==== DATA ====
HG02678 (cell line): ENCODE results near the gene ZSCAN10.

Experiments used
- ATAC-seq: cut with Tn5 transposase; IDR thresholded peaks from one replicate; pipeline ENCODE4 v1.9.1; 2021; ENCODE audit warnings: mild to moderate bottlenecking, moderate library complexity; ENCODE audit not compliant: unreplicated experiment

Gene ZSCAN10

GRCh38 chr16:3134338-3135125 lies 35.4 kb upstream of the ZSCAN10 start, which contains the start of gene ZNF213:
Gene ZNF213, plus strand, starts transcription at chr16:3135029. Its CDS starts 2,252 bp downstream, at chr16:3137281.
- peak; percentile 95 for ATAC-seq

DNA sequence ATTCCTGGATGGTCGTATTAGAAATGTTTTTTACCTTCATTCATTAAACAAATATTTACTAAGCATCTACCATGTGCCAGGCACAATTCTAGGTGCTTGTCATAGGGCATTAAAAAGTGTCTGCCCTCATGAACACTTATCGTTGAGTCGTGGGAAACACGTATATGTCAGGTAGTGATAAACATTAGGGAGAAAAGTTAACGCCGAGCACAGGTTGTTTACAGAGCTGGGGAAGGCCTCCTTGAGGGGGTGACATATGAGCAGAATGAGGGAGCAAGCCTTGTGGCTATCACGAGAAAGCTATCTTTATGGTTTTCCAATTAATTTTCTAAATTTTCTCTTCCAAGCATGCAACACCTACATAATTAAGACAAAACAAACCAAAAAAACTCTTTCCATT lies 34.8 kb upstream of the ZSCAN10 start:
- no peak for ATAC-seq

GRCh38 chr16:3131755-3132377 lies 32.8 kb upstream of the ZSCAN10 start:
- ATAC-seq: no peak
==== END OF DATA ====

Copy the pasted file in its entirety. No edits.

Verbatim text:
HG02678 (cell line): ENCODE results near the gene ZSCAN10.

Experiments used
- ATAC-seq: cut with Tn5 transposase; IDR thresholded peaks from one replicate; pipeline ENCODE4 v1.9.1; 2021; ENCODE audit warnings: mild to moderate bottlenecking, moderate library complexity; ENCODE audit not compliant: unreplicated experiment

Gene ZSCAN10

GRCh38 chr16:3134338-3135125 lies 35.4 kb upstream of the ZSCAN10 start, which contains the start of gene ZNF213:
Gene ZNF213, plus strand, starts transcription at chr16:3135029. Its CDS starts 2,252 bp downstream, at chr16:3137281.
- peak; percentile 95 for ATAC-seq

DNA sequence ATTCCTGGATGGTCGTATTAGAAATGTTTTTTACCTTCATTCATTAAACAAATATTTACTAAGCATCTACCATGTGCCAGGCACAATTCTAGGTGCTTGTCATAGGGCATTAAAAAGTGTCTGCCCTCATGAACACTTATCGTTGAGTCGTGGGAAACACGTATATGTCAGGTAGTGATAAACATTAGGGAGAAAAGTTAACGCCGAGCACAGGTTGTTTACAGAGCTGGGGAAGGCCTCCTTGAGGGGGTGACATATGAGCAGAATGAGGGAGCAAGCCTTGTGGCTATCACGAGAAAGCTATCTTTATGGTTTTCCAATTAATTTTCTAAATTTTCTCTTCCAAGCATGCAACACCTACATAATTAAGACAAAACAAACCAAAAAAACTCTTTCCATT lies 34.8 kb upstream of the ZSCAN10 start:
- no peak for ATAC-seq

GRCh38 chr16:3131755-3132377 lies 32.8 kb upstream of the ZSCAN10 start:
- ATAC-seq: no peak